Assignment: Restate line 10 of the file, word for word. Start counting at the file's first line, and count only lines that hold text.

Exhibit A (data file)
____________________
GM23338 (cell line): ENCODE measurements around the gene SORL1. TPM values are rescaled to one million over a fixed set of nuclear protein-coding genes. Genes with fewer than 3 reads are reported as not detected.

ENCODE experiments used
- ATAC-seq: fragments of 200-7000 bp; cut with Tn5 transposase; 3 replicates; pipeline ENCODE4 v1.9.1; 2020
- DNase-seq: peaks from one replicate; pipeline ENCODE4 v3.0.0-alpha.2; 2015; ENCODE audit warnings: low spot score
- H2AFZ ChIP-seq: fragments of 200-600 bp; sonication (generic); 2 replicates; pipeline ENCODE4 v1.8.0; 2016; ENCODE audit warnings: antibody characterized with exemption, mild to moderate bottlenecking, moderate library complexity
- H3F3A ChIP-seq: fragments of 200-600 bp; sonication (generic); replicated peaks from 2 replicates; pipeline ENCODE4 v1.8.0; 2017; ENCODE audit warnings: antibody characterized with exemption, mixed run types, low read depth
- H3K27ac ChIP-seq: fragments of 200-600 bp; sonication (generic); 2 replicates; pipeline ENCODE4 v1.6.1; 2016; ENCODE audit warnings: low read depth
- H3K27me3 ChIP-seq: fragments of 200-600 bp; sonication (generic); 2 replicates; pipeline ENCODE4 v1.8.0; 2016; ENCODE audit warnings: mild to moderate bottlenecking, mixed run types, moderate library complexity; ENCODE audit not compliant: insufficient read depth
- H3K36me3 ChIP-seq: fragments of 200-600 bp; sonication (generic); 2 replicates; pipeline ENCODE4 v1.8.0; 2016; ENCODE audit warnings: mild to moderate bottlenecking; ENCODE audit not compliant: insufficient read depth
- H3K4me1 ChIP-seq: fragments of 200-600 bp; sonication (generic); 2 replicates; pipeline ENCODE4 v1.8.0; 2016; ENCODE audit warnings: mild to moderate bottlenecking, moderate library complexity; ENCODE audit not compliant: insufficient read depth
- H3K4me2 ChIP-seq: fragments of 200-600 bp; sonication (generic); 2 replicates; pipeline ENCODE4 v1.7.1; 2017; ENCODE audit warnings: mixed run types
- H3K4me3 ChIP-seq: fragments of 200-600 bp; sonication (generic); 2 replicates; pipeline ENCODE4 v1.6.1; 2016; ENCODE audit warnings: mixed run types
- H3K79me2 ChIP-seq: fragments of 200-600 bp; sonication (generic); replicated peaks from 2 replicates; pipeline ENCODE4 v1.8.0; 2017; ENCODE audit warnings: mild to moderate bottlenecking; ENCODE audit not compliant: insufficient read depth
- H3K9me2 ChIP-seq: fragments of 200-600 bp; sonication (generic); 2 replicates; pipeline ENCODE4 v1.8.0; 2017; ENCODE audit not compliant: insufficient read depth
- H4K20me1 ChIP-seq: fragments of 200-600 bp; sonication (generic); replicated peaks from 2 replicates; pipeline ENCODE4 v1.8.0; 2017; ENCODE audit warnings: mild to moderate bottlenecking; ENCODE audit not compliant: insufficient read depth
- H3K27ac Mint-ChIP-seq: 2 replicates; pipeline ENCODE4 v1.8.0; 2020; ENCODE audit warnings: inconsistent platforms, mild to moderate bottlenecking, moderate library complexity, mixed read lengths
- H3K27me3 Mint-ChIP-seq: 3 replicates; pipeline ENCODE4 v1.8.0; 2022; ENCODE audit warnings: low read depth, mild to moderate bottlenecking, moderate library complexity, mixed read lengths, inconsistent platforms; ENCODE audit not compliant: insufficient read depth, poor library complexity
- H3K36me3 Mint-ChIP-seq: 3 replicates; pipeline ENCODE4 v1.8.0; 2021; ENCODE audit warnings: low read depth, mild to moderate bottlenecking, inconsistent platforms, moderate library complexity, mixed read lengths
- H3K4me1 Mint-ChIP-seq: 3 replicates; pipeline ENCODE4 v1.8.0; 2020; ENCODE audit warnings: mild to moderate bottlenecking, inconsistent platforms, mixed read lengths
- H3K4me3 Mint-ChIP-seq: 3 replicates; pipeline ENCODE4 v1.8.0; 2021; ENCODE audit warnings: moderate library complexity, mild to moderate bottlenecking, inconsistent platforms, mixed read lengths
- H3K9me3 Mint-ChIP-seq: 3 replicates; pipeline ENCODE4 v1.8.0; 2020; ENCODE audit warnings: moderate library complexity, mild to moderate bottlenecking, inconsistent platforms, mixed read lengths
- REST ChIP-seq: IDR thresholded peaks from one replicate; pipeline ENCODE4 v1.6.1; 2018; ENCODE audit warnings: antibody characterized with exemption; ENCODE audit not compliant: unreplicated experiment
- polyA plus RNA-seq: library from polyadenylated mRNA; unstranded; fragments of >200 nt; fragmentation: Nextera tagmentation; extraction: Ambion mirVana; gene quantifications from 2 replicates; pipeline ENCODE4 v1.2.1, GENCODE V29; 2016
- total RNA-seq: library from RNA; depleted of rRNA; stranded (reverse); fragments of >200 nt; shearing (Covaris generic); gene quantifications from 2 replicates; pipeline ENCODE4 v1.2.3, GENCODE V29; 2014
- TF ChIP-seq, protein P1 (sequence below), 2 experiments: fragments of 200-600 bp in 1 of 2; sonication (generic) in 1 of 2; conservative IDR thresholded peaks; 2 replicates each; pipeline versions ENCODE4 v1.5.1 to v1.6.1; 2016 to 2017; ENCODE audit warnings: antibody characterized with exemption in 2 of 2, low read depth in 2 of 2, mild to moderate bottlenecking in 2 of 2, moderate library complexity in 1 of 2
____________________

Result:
- H3K4me1 ChIP-seq: fragments of 200-600 bp; sonication (generic); 2 replicates; pipeline ENCODE4 v1.8.0; 2016; ENCODE audit warnings: mild to moderate bottlenecking, moderate library complexity; ENCODE audit not compliant: insufficient read depth